ATP To Review Its Extreme Heat Policy Following Scorching Australian Open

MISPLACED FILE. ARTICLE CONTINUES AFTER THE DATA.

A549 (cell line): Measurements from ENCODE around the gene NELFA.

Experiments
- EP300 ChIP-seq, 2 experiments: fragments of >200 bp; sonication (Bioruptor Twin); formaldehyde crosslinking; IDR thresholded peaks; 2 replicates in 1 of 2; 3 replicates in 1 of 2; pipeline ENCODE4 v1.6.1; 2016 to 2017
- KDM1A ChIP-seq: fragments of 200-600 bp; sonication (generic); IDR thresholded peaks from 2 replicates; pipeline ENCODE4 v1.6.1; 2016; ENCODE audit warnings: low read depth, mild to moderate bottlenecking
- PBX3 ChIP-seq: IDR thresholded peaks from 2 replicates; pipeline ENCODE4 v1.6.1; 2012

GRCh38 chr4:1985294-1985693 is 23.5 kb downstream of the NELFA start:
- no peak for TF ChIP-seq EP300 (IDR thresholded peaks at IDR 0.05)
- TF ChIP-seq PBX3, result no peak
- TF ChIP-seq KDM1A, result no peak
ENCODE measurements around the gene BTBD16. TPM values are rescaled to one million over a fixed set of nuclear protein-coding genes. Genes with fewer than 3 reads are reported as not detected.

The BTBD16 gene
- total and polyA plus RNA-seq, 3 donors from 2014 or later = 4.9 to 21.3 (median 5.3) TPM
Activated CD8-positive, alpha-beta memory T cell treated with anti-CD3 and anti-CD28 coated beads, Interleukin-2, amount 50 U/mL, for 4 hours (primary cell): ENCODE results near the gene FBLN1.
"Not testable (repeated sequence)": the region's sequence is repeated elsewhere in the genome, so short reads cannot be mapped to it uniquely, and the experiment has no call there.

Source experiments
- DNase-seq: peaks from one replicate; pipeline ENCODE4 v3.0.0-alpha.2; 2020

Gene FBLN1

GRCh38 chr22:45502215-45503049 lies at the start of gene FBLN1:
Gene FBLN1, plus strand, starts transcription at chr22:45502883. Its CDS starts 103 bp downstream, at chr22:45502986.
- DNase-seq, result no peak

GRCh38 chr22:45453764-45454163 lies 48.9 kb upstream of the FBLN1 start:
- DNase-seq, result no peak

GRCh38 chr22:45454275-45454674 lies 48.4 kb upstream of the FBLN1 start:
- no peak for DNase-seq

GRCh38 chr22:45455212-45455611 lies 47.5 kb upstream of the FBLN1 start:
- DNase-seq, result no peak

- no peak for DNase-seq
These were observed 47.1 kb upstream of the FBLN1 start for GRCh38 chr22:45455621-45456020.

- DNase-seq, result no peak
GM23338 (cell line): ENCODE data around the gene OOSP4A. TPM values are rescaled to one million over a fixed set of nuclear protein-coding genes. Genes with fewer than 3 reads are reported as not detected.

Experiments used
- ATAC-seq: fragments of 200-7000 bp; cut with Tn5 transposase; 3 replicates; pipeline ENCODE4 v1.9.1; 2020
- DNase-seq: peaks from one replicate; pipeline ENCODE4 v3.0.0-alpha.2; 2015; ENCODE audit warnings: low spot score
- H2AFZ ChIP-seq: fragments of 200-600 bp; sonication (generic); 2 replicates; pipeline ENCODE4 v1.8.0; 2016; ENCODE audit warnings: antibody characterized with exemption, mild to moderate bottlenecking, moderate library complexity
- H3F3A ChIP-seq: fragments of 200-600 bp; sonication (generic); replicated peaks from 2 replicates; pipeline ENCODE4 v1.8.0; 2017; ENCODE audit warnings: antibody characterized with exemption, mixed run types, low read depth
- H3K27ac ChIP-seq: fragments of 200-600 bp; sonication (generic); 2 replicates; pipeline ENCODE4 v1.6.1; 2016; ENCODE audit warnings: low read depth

A "week of roasting temperatures and multiple player meltdowns in Melbourne is likely to force a change of policy from the Association of Tennis Professionals" before next year's Australian Open, according to Simon Briggs of the London TELEGRAPH. Sources suggested that the issue "will be discussed at the next ATP player council meeting," in Indian Wells, Calif. in March, following a "fractious start to the year's first grand slam." But while the WTA has "applied an 'extreme heat rule' in the women's tour since 1992, which allows for an optional 10-minute break before the deciding set, there is no equivalent for the men." Individual tournaments are "left to form their own policies." Tournament referee Wayne McEwen refused to "offer an equivalent figure for when play on the outside courts should be suspended and the roofs on the two main arenas closed." ATP Exec Chair Chris Kermode suggested on Friday that these guidelines "were too vague." Kermode: "Clear messaging is paramount" (TELEGRAPH, 1/18). The BBC's Piers Newbery reported McKewen "has the ultimate say as to whether play is suspended at Melbourne Park." The decision is made "according to the Wet Bulb Globe Temperature [WBGT] reading, a combination of heat, humidity and wind speed." A WBGT of 26 "prompts ice vests to be despatched to all courts, and at 31.6 all women's singles matches get a 10-minute break between the second and third sets." However, there is "no break in the men's matches, and no set WBGT that triggers the 'extreme heat policy,' which sees all matches on uncovered courts halted at the end of the set in play and roofs brought across on the two main show courts" (BBC, 1/17).